The First Runner-up: From a media point of view, the best attribute of Better Attitude's William Murray is that he doesn't seem to be selling you a story, but simply telling you about it. Critics and editors regard the former PR director of the Brooklyn Academy of Music as a colleague, not a "flack." (There's a reason journalists sometimes use this word for unwanted fire as a derogatory term for publicists, but no one tries to duck Murray's press releases.) Murray often pops up representing special projects -- those of Martha Clarke come to mind -- and also comes across not as a salesman for, but an authority on his client. He keeps the big view in mind; when I contacted him recently to reach Mark Morris, not realizing Bill no longer worked for the choreographer, he could have passed the buck but instead made a concerted effort to put us on touch with the artist. He's also got the stature that makes him not afraid to bark back, which, when deserved, can have a humbling effect on a haughty editor. Contact William Murray at william@betterattitude.com. Yes, he's that rare publicist with a web site.

The Challenger: One of the best PR writers in the business, Tom Pearson just came on the market for freelance assignments, having left his full-time post as PR and marketing manager of Dance Theater Workshop in June. He also has the advantages of being a)a dance artist and b)a techie. (Pearson designed the DTW banner on the top of this page.) It's no easier writing press releases than it is being green; unlike dance reviewers, press release writers often don't have the advantage of seeing the performance before they need to write the copy. But Pearson miraculously manages to find the turns of phrase that keep the eyes of assignment editors and potential reviewers from glazing over. Try him at tpearson@nyc.rr.com.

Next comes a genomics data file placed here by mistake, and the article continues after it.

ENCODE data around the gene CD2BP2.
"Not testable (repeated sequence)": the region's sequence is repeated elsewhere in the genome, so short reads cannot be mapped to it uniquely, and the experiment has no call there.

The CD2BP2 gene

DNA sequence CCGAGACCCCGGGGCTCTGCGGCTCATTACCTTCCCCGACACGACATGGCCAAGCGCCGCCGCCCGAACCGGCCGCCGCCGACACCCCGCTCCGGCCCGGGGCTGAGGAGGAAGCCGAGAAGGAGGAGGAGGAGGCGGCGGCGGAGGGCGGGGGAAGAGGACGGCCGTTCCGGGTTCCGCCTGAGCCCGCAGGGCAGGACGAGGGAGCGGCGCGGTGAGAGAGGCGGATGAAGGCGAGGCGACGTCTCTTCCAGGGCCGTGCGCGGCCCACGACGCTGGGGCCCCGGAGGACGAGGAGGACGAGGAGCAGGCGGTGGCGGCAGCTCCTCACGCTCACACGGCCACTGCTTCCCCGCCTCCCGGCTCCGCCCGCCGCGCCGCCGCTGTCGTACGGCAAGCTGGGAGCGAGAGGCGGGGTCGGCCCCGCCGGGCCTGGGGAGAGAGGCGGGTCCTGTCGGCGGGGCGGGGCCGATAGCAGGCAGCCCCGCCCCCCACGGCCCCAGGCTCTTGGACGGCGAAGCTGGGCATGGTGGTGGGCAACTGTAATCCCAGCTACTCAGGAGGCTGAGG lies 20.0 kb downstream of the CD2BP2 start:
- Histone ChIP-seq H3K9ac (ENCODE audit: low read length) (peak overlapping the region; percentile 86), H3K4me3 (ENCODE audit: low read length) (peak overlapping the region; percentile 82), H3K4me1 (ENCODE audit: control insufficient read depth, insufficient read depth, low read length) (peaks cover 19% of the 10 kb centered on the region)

The Quiet Man: This isn't a misnomer; what's the use of having a publicist with a snazzy pen or a loud voice if he or she forgets to send the press release out? Tom D'Ambrosio, who's repped Momix and Parsons, may not part the waves when he enters a theater, but he gets the job done: His authoritative, impeccable press releases arrive in plenty of time, and he accommodates the reasonable press ticket requests of critics and their editors. E-mail him at Tomdamb@aol.com.

The Quiet Woman: Everyone was surprised when the capable Linda Verdon lasted more than a season as the out-sourced publicist for Dance Theatre of Harlem, which changes publicists like California changes governors. Judging by the last PR contact we had from DTH, Verdon seems to have moved on. Make DTH's loss your gain by ringing her at verdon@schwartzpr.com